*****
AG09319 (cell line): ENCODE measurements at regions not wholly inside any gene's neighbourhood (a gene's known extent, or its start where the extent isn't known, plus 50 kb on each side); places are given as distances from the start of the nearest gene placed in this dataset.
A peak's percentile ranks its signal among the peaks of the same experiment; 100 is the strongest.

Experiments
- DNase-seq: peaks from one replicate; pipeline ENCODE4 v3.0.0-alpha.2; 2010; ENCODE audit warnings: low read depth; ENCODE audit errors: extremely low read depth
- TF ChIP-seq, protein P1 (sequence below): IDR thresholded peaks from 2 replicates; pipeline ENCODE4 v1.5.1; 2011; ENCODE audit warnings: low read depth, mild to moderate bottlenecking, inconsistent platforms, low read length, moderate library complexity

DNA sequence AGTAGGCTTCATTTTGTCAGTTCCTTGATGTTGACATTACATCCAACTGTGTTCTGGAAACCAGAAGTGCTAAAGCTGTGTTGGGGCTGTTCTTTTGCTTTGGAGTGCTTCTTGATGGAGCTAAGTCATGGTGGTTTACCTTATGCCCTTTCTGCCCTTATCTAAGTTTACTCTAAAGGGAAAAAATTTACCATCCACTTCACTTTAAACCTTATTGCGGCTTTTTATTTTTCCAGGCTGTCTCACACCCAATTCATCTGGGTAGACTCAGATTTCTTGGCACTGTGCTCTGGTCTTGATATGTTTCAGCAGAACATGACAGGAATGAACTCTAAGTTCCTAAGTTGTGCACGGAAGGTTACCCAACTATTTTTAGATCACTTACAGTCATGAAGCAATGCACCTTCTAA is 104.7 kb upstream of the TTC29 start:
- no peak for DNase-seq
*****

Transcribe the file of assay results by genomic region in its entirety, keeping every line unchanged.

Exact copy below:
AG09319 (cell line): ENCODE measurements at regions not wholly inside any gene's neighbourhood (a gene's known extent, or its start where the extent isn't known, plus 50 kb on each side); places are given as distances from the start of the nearest gene placed in this dataset.
A peak's percentile ranks its signal among the peaks of the same experiment; 100 is the strongest.

Experiments
- DNase-seq: peaks from one replicate; pipeline ENCODE4 v3.0.0-alpha.2; 2010; ENCODE audit warnings: low read depth; ENCODE audit errors: extremely low read depth
- TF ChIP-seq, protein P1 (sequence below): IDR thresholded peaks from 2 replicates; pipeline ENCODE4 v1.5.1; 2011; ENCODE audit warnings: low read depth, mild to moderate bottlenecking, inconsistent platforms, low read length, moderate library complexity

DNA sequence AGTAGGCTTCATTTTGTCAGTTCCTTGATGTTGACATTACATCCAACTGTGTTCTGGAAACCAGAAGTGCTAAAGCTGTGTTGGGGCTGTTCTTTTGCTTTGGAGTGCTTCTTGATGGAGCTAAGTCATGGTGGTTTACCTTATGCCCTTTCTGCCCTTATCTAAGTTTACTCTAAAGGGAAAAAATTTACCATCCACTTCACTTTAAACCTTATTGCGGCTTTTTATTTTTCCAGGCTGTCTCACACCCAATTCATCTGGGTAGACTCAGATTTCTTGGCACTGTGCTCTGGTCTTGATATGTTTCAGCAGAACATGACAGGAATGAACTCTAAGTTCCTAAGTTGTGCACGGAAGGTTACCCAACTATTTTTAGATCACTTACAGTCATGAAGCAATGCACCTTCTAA is 104.7 kb upstream of the TTC29 start:
- no peak for DNase-seq